A few years ago, based on the recommendation of one of my collectors, my wife and I visited Holmes County, Ohio…still one of my favorite painting locations.

Very near Holmes County is Richland County, kind of in the north-central part of Ohio. Richland County was given that name because of its fertile soil. It is where Louis Bromfield, a Pulitzer Prize-winning author, was raised. Leaving the state for some years, Bromfield returned with his family in 1939 and purchased the Herring farm, adding two additional farms in succeeding years. Ultimately, what became the Malabar farm encompassed 1000 acres. (I haven’t been able to discover why it was named Malabar).

The Herring house in which the Bromfield family lived was only the starting point, as it was continually being expanded in sections over several years.

Bromfield had become a student and strong proponent of sustainable agriculture and the Malabar farm soon became a national model. The farm attracted film stars (Humphrey Bogart and Lauren Bacall were married there), artists, politicians, writers, and conservationists…typically attracting 20,000 visitors per year.

Blomfield died in 1956 but wanted his conservation work to go on, eventually hoping that the State of Ohio would take over the place. His children sold the farm in 1958 to a conservation foundation, but in 1972 the State of Ohio did accept the deed to the farm. It is now the Malabar Farm State Park.

You will enjoy this old newsreel about Bromfield and the farm…common sense lessons, now rejected by many massive farms of today, resulting in America’s poor health.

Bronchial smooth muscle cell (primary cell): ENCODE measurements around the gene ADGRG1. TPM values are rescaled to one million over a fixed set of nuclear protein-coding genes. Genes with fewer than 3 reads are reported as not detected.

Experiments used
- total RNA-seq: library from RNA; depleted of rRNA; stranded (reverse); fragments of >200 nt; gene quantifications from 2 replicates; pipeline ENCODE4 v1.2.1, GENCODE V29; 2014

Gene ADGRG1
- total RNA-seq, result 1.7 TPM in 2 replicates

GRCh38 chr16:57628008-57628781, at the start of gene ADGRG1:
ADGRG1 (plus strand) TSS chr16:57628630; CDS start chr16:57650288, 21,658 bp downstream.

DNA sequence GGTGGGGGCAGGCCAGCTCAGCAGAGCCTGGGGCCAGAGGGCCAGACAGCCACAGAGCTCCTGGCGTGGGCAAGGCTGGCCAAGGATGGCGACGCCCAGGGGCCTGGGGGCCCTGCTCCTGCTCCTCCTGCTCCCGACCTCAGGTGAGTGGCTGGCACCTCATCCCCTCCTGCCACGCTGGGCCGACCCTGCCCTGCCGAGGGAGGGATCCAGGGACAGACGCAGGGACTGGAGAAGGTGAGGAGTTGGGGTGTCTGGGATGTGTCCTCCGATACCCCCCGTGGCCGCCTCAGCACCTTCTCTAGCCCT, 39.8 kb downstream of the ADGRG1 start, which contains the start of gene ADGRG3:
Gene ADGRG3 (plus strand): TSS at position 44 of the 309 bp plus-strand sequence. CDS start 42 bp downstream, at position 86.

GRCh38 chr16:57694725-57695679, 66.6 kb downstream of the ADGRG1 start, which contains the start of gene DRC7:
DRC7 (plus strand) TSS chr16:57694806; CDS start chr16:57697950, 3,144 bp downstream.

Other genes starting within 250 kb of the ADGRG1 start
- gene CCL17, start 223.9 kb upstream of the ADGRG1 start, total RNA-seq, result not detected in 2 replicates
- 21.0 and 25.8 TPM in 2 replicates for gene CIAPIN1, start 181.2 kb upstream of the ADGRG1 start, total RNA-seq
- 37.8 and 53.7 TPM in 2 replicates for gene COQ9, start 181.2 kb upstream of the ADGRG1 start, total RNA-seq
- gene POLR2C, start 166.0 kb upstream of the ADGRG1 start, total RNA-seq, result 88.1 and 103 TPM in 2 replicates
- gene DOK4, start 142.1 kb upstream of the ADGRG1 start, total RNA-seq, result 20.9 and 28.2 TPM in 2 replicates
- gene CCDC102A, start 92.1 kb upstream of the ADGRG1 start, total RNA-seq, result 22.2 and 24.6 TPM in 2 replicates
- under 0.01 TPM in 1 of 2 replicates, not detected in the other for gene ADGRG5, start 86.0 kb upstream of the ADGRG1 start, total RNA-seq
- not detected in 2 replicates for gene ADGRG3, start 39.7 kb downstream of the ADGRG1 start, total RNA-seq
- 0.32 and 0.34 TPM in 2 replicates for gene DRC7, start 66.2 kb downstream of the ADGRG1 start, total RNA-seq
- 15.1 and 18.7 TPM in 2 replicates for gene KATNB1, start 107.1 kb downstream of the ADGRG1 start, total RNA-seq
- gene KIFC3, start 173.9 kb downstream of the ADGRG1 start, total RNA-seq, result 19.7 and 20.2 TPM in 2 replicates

I didn’t know any of this when we visited the farm, I was simply attracted to the land and its buildings. No on-location drawings or paintings were done, but I did take a significant number of photographs…and those photos purcolated for a number of years, until this year, when I created “Malabar Farm” for a show at Southwest Gallery in Dallas. Click on images to enlarge.

This was the reference photo used. I liked the composition of the buildings, road leading into the scene...and the lighting gave me the idea for something a little more dramatic.

This was the reference photo used. I liked the composition of the buildings, road leading into the scene…and the lighting gave me the idea for something a little more dramatic.

"Malabar Farm" (Study) - 4.5" x 6" - Oil...With the idea of a sunset in mind, I needed to see if it would work and what palette was needed for the job.

“Malabar Farm” (Study) – 4.5″ x 6″ – Oil…With the idea of a sunset in mind, I needed to see if it would work and what palette was needed for the job.

Palette selection created from the three primaries of Ultramarine Blue, Alizarin Crimson, and Cadmium Yellow Pale. What actually ended up as the palette for this painting was a Rectangular Quadratic or Split Complement, consisting of Violet, Red-Orange, Yellow, and Blue-Green...all mixed from the three primaries. White, or course was also on the palette.